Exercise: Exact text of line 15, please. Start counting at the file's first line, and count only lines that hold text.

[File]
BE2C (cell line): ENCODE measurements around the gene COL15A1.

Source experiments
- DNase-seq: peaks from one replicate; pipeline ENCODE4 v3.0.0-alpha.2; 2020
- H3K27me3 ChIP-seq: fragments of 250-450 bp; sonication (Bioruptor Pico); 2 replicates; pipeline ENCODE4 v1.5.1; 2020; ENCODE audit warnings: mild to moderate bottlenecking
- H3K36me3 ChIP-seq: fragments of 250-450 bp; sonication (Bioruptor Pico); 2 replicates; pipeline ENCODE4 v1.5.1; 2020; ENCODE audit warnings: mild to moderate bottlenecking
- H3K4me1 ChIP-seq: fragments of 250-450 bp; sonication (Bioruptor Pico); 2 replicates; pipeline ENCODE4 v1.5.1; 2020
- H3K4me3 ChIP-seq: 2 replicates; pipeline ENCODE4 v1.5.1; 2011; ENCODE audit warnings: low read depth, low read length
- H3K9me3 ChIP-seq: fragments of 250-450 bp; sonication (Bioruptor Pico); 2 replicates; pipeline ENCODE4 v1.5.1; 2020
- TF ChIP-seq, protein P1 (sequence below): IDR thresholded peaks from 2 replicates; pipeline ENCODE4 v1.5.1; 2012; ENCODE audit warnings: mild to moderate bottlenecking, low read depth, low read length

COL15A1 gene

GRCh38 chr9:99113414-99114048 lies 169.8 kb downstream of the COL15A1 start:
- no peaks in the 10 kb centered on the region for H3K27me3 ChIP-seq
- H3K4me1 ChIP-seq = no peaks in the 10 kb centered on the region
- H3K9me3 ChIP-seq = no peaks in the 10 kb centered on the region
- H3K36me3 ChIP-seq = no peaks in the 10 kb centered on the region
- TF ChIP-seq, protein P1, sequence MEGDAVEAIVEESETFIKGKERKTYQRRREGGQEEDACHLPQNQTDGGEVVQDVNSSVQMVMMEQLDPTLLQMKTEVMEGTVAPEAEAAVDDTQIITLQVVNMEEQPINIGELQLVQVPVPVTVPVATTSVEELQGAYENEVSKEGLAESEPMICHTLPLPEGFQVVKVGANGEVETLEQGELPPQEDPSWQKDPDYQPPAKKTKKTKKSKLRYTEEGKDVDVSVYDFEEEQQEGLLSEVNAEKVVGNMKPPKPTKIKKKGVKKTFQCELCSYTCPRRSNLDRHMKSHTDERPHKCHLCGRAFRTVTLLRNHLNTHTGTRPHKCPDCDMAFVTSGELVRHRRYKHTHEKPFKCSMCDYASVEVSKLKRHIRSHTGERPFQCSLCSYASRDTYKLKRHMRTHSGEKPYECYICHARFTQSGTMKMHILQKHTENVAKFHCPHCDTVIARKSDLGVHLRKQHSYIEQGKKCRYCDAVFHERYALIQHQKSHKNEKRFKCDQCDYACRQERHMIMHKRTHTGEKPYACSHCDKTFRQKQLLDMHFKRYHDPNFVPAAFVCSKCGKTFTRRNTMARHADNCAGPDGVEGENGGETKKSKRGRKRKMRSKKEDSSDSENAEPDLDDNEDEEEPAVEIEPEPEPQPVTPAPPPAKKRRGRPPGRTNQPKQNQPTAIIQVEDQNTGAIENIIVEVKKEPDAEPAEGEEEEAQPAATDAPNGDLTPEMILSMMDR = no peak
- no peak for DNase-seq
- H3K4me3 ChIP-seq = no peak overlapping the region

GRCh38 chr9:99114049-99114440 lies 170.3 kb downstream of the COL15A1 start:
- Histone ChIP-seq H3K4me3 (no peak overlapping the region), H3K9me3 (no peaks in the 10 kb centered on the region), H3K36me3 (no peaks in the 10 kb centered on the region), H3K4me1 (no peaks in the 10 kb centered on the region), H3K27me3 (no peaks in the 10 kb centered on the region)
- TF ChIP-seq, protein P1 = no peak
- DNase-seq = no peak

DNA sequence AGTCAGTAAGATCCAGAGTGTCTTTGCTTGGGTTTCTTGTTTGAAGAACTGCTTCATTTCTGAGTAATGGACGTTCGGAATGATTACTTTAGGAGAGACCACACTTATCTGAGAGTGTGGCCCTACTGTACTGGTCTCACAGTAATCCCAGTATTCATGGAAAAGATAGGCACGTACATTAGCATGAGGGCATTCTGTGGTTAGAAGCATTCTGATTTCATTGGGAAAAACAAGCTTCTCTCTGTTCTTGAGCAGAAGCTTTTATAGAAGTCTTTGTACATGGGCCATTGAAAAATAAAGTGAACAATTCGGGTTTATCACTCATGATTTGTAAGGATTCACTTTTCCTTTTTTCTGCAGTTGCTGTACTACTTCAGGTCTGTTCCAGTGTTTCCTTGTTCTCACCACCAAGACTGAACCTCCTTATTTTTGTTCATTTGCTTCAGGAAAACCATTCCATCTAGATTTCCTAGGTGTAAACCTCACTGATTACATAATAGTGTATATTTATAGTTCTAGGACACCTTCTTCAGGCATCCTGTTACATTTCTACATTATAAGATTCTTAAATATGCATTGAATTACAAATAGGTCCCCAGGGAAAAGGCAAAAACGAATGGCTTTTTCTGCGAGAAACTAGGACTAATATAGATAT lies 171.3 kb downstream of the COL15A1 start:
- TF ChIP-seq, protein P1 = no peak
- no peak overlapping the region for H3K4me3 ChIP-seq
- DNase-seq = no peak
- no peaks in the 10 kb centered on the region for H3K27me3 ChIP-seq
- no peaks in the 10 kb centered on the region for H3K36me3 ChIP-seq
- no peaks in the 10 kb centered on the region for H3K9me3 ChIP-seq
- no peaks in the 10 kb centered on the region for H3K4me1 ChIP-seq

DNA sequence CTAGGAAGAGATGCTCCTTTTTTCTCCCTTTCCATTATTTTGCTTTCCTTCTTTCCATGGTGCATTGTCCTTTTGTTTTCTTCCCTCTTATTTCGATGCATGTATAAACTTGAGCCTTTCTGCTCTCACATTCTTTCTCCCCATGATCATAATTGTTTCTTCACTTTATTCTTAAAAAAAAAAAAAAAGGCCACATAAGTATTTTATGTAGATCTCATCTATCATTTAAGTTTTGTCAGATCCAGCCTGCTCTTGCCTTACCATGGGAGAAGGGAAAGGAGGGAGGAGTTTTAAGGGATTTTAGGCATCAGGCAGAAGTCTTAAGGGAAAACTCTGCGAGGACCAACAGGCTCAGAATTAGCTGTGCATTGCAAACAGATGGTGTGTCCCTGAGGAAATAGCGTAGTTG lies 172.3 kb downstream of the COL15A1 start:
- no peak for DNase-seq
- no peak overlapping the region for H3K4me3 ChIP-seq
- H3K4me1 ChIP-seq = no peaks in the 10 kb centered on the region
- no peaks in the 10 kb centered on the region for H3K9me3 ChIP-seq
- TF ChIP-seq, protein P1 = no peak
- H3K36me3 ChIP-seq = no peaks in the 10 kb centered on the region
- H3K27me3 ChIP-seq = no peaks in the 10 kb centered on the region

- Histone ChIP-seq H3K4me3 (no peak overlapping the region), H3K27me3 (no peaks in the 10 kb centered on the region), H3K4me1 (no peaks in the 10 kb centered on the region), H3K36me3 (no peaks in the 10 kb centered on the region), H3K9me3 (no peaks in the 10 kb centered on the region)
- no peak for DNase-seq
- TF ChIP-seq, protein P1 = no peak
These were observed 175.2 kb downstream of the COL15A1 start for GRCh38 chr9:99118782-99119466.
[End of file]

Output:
- H3K36me3 ChIP-seq = no peaks in the 10 kb centered on the region